6 ways to protect clients using home-exchange services

A common-sense checklist keeps brokers and clients covered.

The ad reads like a real-estate listing: the house has three bedrooms, a large yard, and is close to Toronto. But it’s not for sale—it’s one of many local homes and condos listed on a popular home-exchange website for tourists.  ”You can even use our car!,” it says.

Swapping houses with fellow travelers can be more comfortable, and sometimes cheaper than staying in a hotel. And newer services like airbnb.com and ahaGO.com are taking the practice beyond exchanges, turning city condos and rural retreats into short-term vacation rentals while the owners are away.

But in both cases, things can get uncomfortable—and expensive– quickly for homeowners who don’t have proper coverage before they leave. “Home exchange programs call for due diligence,” says Leonard Sharman, spokesman for The Co-operators. Although most companies will assess coverage for the exchanges on a case-by-case basis, brokers should share the following tips with clients before they hand over the keys.

1) Talk to me 

Make it clear that clients should let their broker, agent or insurer know about an exchange or vacation rental program before signing any agreement.

“Technically, it’s a material change of risk,” says Jim Cervo, underwriting manager at Westland Insurance in Vancouver. “If they don’t disclose [what they’re doing], an insurance company can refuse a claim, because all of a sudden, the home has become a rental.”

Straightforward home exchanges generally aren’t a problem, says Sharman. But with services that turn condos or houses into short-term rentals, “the homeowner must discuss the details with their agent to figure out whether any changes to the policy are needed, as limitations or exclusions may apply.”

2) Choose a reputable service 

Homeowners will have better luck with well-established services with clear professional standards, says Cervo.  A home-exchange site that magically appears to coincide with a big event like the Olympics, and has no history usually won’t be a good choice.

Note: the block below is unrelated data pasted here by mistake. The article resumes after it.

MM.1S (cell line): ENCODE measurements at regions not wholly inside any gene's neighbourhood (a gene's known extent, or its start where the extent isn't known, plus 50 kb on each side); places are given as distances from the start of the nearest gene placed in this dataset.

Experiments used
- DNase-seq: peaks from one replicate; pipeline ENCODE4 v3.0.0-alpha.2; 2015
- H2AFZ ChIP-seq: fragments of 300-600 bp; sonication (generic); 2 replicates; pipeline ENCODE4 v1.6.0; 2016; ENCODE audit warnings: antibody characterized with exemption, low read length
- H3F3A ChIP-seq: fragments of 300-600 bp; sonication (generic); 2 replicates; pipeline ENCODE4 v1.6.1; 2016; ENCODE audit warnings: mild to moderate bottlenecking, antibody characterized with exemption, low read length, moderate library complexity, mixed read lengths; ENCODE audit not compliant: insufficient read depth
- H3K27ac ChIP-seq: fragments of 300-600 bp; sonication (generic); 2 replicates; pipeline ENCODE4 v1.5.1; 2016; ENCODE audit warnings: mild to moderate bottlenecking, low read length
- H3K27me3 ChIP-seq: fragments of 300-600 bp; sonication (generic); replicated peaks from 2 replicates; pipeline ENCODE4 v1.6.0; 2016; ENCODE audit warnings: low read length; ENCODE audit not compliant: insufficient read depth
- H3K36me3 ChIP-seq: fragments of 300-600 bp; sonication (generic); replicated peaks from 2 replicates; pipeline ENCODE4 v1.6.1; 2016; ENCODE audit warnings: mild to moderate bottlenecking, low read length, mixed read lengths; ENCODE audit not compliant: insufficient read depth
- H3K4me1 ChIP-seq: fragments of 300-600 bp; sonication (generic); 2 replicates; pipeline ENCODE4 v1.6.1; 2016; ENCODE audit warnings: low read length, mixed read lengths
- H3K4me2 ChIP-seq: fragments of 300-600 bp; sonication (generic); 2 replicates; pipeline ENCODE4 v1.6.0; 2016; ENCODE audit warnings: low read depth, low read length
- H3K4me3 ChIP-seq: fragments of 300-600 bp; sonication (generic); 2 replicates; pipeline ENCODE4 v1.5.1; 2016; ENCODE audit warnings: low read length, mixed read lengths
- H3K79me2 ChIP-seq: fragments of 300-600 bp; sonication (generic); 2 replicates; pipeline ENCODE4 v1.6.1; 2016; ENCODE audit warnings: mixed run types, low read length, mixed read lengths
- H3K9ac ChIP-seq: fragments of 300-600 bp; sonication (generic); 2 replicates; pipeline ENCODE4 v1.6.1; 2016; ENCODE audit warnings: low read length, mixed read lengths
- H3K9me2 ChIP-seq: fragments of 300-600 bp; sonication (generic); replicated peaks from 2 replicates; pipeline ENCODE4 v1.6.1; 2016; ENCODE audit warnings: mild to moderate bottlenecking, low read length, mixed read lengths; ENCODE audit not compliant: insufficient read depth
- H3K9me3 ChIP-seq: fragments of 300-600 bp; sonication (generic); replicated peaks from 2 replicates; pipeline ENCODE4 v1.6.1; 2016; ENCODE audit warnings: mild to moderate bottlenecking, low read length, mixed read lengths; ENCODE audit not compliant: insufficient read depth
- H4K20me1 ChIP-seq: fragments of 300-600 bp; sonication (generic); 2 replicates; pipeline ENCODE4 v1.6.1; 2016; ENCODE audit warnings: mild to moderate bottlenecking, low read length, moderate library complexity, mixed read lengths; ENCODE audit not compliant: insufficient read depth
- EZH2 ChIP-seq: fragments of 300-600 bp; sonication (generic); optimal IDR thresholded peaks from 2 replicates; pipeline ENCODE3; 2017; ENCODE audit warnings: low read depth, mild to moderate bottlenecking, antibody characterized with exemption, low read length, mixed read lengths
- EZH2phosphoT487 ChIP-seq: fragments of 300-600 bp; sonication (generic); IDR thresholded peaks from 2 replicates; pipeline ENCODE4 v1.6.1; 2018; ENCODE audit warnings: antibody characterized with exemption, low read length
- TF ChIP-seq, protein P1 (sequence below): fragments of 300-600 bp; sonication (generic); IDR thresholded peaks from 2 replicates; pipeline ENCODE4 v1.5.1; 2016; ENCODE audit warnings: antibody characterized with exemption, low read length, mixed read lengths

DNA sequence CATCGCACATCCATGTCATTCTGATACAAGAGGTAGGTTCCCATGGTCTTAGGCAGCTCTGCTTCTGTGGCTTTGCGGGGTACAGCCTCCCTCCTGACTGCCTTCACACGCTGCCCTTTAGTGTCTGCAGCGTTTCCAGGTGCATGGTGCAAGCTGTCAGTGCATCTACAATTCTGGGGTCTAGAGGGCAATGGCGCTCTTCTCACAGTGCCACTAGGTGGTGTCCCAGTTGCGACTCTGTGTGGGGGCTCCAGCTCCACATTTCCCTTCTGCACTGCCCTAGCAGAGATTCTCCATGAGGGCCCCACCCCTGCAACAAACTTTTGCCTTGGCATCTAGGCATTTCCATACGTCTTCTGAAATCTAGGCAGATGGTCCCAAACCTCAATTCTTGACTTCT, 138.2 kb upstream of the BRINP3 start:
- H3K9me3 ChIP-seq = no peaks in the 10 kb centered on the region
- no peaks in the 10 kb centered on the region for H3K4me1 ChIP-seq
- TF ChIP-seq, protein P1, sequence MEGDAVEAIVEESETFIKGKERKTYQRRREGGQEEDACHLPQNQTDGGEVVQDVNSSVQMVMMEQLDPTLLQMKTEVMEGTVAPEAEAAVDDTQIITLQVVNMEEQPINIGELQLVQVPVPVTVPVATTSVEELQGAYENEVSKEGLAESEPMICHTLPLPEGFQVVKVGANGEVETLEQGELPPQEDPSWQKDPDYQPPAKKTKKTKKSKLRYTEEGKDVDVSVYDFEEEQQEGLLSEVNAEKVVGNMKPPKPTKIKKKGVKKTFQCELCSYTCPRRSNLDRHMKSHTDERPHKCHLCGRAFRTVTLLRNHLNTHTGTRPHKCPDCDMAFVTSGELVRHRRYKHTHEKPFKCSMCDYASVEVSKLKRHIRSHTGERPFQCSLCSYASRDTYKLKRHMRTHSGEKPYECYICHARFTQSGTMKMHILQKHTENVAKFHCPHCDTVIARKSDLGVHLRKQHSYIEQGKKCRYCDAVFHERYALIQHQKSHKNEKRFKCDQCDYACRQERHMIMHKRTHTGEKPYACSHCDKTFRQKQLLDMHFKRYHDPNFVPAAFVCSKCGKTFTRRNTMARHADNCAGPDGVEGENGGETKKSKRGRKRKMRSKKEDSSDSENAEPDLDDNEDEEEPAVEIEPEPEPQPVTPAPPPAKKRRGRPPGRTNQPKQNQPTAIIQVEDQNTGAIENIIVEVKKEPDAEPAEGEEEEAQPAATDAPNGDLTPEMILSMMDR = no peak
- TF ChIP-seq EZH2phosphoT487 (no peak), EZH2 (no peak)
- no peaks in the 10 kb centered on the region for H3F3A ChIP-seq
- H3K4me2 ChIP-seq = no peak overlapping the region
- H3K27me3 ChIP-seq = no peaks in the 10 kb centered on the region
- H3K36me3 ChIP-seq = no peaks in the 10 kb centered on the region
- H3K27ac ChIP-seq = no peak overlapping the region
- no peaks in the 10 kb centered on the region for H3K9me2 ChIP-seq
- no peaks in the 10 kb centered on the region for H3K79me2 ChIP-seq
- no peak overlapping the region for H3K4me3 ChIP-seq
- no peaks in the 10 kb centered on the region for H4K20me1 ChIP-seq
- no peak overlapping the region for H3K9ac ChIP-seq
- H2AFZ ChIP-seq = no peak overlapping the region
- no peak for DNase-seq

Examining the service agreement and its requirements is also a good idea, adds Marilyn Horrick, assistant vice president of personal insurance at Chubb Insurance Company of Canada.

3) Screen the visitors 

Several Whistler and Squamish area homeowners opted to rent out their homes during last year’s Olympics, with many renting to coaches, Olympic delegates or RCMP officers working security.

Cervo closely screens the clients who will stay in a Westland client’s home. “We scrutinize them as much as possible,” he says. To do that, he’ll ask for the questionnaire used by the rental/service. “I would also hope that they’d do a reference check,” he says.

Some red flags: the visitors don’t have a home insurance policy in their own hometown, no occupation, or they haven’t made the purpose of their trip clear.

Screening will help ensure that your client is exchanging homes with someone who is genuine, “not someone using the service to victimize the homeowner,” adds Sharman.

4) Review the visitor’s coverage 

The visitor’s coverage should also get a thorough review, says Horrick. Look for exclusions or limitations well before the exchange takes place, she advises,  ”so there are no surprises along the way.”

5) Consider any extras 

And what about that car in the online ad? When homeowners throw a car into the deal, things can get trickier.

“In the case of a swap of homes that included vehicles, the person who will be using your car for a period of time should be added to your auto policy, and that might affect your premiums. We’d have to look at those on a case-by-case basis,” says Sharman. “If it were the case that the car was being rented out, along with the home, that is likely not a risk we would insure.”

6) Put valuables in a safe place 

Most home-exchange programs put tourists in each other’s homes, which usually means they’ll be respectful. But this past summer, one airbnb user in California returned home to a trashed apartment and missing personal items. Just to be safe, Horrick also advises clients to remove any valuables from the house.

Overall, broker-client relationships should include regular conversations so that clients will use them as partners when situations like a home-exchange come up, she says. “We wouldn’t recommend going ahead without a consult.”

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